Articles

Otitis Media

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Otitis Media

Introduction

Otitis media is a common inflammation of the middle ear. It is manifested by pain, fever, abnormal hearing, hearing disability, tinnitus, vertigo, etc. In clinical practice, it is often divided into secretory otitis media, acute pyogenic tympanitis, chronic pyogenic tympanitis, and adhesive tympanitis.

Etiology/Pathogenesis

According to the theory of traditional Chinese medicine, ear-distension results from an invasion of exogenous pathogenic factors and blockage of the meridian-qi passing through the ear. Deafness is caused by long-term stagnation from a pathogen generated obstructed flow of qi and blood, and blockage of the meridian-collaterals.

Primary Treatments with Chinese Medicinal Herbs

Shuang Liao Hou Feng Powder

Wang Yu Lan treated 55 cases of otitis media with Shuang Liao Hou Feng Powder. She used a hydrogen peroxide solution (3%) to wash the antrum auris. Then she sprayed Shuang Liao Hou Feng Powder into the antrum auris. The procedure was performed once a day for 3 days, which constituted one course of treatment. The results indicated that after one course, 32 cases had fully recovered. After two courses, 17 cases had fully recovered. After 3 courses, 5 cases had fully recovered and one case had no improvement. (1)

Other Treatments with Chinese Medicinal Herbs

Bing Peng Powder

Qi Jing Mei used Bing Peng Powder (a powder formula for Otitis media) to treat pyogenic tympanitis. She used hydrogen dioxide solution to wash the entotic pus clear, and then administered the appropriate amount of Bing Peng Powder into the ear. The procedure was repeated 2-3 times a day for 5 days, which constituted one course of treatment. During the acute stage, antibiotics and antipyretic analgesics were used together. After 1 – 2 courses of treatment, among the 40 cases, 34 had fully recovered, 5 cases showed significant improvement and one had no improvement. The total effectiveness rate was 97.5%. (2)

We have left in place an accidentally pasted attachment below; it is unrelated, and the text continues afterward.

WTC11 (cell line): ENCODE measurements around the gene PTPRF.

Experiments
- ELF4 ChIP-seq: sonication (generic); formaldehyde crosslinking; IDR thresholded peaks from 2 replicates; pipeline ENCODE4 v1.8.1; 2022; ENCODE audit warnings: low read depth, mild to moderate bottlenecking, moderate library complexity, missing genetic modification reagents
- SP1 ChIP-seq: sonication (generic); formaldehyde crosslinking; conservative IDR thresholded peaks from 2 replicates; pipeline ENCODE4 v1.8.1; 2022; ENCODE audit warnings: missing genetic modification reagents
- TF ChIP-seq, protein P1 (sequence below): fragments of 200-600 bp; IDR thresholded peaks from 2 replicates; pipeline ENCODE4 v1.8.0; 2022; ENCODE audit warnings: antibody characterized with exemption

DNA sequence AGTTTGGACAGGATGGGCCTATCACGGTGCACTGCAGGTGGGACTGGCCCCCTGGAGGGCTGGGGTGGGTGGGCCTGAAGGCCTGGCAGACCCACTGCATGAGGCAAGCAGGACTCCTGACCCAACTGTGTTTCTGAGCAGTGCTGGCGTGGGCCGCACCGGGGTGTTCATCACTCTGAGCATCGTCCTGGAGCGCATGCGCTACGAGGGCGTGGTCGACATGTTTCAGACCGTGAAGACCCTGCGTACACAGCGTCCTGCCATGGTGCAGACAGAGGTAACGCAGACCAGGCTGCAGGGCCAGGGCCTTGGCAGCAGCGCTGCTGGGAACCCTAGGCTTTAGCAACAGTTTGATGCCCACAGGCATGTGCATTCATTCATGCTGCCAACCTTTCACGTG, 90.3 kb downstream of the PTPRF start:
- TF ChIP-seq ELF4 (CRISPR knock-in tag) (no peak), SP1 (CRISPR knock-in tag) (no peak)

Jian's Otitis Media Formula

Wei Jian, et al. treated exudative tympanitis by using methods of ventilating the lung, eliminating dampness, and clearing the ear passage. The herbs used were Su Ye (Flos Sappan), Ju Hua (Chrysanthemum), Ge Gen (Pueraria), Zhao Ci (Gleditisia Spine), Fu Ping (Herba Spirodelae), Bai Zhu (Atractylodes), Shi Chang Pu (Grassleaved Sweetflag Rhizome), Ze Xie (Alisma), and Gan Cao (Licorice), combined with other herbs or with some of the mentioned ingredients being omitted according to the symptoms. These herbs were decocted in water to be taken once daily. For treatment of tympanitis with hydrops, the perforation of Shrapnell’s membrane aspiration method was performed. For treatment for rhinitis and accessory nasosinusitis, the methods used were topical treatment, physiotherapy, eustachian tube inflation, and auditory massage. The results indicated that of the 68 cases, 49 cases had significant improvement and 19 had some improvement. (3)

Long Dan Xie Gan Decoction

Fan Hua treated acute pyogenic tympanitis with Long Dan Xie Gan Decoction. The decoction is composed of Long Dan Cao (Gentiana Root), Jiao Shan Zhi (Gardeniae), Mu Tong (Akebia), Che Qian Zi (Plantain), Dan Huang Qin (Scutellaria), Ze Xie (Alisma), Sheng Di Huang (Rehmannia Root), Dang Gui (Dang Gui), Chai Hu (Bupleurum), and Sheng Gan Cao (Licorice), with some of them being omitted or supplemented with other ingredients in accordance to the symptoms. These herbs were decocted in water to be taken as one dose daily, and 5 doses composed one course of treatment. During treatment, the patients were asked to avoid smoking, alcohol, and hot pungent foods. Results revealed that after 1-4 courses of treatment, of the 52 cases of acute pyogenic tympanitis, 38 cases had significantly recovered, 10 cases had improved, and 4 cases had no improvement. (4)